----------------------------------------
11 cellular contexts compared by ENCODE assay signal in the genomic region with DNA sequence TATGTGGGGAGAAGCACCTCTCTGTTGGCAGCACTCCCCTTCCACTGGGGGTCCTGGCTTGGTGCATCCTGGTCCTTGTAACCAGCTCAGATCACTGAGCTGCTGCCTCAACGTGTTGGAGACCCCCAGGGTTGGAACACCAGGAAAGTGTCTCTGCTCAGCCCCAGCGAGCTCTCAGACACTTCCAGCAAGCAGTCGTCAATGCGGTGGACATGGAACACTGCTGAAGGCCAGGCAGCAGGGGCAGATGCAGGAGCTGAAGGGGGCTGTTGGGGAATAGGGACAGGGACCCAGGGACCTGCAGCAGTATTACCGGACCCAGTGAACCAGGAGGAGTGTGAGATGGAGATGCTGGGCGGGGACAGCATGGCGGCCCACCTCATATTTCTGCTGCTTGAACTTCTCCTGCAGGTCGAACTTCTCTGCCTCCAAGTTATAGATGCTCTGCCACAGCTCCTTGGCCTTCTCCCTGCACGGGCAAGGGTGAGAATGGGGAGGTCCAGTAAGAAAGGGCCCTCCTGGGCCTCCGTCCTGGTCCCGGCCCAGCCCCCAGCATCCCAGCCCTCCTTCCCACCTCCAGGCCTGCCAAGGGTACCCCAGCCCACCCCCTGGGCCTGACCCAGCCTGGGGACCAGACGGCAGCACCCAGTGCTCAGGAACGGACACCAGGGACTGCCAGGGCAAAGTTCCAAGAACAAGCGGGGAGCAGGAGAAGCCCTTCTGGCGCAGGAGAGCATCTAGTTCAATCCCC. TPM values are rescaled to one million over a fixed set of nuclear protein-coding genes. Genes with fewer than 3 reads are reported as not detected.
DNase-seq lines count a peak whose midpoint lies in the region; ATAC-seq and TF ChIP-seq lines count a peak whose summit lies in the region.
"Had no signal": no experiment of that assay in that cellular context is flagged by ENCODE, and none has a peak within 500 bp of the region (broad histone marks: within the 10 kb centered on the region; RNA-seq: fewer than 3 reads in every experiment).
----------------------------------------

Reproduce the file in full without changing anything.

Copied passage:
11 cellular contexts compared by ENCODE assay signal in the genomic region with DNA sequence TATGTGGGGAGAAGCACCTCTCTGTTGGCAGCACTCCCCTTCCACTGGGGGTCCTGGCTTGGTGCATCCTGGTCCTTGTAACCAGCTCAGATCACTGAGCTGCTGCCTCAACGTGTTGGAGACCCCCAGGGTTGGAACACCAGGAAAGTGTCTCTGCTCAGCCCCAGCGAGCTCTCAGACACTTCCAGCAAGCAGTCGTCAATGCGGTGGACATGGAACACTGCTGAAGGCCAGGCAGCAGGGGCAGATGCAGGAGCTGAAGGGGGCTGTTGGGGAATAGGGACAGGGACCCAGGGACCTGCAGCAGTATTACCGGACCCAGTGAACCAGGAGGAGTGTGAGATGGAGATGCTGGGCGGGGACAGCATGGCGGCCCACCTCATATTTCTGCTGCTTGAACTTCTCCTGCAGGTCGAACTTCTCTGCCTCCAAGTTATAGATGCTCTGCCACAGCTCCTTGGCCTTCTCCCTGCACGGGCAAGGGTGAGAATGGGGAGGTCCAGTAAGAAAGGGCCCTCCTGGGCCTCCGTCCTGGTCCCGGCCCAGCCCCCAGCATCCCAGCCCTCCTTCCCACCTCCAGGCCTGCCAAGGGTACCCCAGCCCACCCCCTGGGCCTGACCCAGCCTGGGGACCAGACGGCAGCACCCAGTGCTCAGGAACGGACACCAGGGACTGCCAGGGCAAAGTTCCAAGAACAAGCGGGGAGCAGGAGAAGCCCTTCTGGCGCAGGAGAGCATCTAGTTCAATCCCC. TPM values are rescaled to one million over a fixed set of nuclear protein-coding genes. Genes with fewer than 3 reads are reported as not detected.
DNase-seq lines count a peak whose midpoint lies in the region; ATAC-seq and TF ChIP-seq lines count a peak whose summit lies in the region.
"Had no signal": no experiment of that assay in that cellular context is flagged by ENCODE, and none has a peak within 500 bp of the region (broad histone marks: within the 10 kb centered on the region; RNA-seq: fewer than 3 reads in every experiment).